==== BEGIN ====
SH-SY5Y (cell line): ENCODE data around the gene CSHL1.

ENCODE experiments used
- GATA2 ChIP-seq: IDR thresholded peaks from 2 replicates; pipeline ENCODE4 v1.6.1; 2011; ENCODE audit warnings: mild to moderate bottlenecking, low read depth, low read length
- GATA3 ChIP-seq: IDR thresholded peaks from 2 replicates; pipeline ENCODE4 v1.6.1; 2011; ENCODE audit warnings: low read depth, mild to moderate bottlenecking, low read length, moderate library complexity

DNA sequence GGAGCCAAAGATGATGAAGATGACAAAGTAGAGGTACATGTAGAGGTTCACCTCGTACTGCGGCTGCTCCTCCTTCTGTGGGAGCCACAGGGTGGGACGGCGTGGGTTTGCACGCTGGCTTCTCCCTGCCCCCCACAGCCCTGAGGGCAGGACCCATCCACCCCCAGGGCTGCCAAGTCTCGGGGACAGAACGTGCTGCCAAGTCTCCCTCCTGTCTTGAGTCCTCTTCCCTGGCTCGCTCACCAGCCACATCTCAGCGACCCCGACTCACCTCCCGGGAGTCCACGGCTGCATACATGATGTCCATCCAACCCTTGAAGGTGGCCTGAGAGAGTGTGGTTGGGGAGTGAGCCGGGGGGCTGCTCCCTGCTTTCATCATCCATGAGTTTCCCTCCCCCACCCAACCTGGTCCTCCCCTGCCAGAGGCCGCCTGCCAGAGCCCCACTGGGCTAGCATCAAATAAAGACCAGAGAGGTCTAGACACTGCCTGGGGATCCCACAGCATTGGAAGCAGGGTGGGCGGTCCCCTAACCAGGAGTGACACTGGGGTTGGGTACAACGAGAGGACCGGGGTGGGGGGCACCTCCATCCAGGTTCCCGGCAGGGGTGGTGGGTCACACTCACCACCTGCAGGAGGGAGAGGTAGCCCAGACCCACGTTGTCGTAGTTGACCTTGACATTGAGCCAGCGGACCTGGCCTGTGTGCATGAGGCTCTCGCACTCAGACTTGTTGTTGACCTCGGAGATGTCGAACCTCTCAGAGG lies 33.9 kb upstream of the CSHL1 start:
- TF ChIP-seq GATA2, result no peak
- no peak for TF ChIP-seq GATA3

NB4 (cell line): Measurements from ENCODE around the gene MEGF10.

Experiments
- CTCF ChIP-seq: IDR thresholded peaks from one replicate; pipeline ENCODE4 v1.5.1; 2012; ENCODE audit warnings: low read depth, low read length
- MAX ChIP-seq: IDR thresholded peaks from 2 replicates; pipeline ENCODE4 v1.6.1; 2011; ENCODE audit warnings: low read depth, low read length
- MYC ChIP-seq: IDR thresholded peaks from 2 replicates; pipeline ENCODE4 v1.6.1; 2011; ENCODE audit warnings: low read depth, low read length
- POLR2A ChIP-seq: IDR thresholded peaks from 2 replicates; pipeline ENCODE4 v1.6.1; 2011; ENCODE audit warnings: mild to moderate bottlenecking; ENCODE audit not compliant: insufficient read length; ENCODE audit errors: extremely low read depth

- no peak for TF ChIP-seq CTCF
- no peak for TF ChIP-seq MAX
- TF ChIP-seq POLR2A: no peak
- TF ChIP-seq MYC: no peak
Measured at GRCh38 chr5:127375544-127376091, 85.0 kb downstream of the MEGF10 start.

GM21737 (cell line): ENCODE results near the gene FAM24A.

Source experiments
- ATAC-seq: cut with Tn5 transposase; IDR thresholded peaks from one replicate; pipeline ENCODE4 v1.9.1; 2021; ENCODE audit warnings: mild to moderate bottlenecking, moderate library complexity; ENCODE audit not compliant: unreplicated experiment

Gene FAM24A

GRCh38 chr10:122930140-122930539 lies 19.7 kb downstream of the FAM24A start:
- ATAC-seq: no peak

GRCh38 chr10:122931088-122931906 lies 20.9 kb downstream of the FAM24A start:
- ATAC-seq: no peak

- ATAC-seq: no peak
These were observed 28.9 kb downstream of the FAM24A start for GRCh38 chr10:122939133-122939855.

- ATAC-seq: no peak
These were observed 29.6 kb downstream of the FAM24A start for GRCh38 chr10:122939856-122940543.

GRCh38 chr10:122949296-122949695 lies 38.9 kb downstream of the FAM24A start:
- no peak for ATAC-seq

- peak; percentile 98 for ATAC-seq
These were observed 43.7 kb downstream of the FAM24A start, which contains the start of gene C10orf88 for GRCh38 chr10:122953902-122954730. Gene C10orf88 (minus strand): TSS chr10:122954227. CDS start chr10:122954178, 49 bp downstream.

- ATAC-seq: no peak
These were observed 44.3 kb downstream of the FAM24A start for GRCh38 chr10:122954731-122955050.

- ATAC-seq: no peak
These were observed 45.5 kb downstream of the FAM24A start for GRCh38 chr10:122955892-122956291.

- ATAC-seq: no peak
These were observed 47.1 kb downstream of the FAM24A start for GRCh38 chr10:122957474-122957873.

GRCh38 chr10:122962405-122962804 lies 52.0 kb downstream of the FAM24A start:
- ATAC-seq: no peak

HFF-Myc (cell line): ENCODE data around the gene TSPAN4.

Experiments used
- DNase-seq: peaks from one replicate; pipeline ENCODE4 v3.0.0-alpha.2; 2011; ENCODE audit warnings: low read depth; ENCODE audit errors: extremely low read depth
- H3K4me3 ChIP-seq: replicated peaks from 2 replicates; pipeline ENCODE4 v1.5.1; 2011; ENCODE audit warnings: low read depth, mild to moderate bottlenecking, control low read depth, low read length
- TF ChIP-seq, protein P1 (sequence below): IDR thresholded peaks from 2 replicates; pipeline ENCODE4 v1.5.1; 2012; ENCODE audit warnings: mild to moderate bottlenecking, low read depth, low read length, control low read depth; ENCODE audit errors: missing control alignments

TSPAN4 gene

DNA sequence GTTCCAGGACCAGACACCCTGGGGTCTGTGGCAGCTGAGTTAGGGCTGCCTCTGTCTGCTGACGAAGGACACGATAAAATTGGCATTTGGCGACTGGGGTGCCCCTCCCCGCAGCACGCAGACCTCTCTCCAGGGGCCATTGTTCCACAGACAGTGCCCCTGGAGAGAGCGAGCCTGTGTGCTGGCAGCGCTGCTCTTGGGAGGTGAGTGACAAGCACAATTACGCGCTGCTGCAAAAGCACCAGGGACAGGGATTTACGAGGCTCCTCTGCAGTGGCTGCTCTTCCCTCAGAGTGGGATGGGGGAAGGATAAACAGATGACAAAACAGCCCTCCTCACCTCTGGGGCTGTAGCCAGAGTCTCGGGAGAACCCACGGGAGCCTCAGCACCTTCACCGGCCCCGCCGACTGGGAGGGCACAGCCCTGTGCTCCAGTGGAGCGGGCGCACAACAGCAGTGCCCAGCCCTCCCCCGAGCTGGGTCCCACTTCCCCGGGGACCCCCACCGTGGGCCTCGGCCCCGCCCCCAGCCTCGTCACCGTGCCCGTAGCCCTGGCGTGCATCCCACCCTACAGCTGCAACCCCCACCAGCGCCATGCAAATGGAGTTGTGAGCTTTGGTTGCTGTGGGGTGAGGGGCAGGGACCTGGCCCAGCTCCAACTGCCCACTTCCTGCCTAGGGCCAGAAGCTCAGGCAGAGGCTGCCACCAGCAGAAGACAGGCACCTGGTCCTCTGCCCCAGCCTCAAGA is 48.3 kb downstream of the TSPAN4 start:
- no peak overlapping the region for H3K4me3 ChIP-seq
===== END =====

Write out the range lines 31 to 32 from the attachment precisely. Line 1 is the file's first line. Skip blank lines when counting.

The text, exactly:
GRCh38 chr10:122949296-122949695 lies 38.9 kb downstream of the FAM24A start:
- no peak for ATAC-seq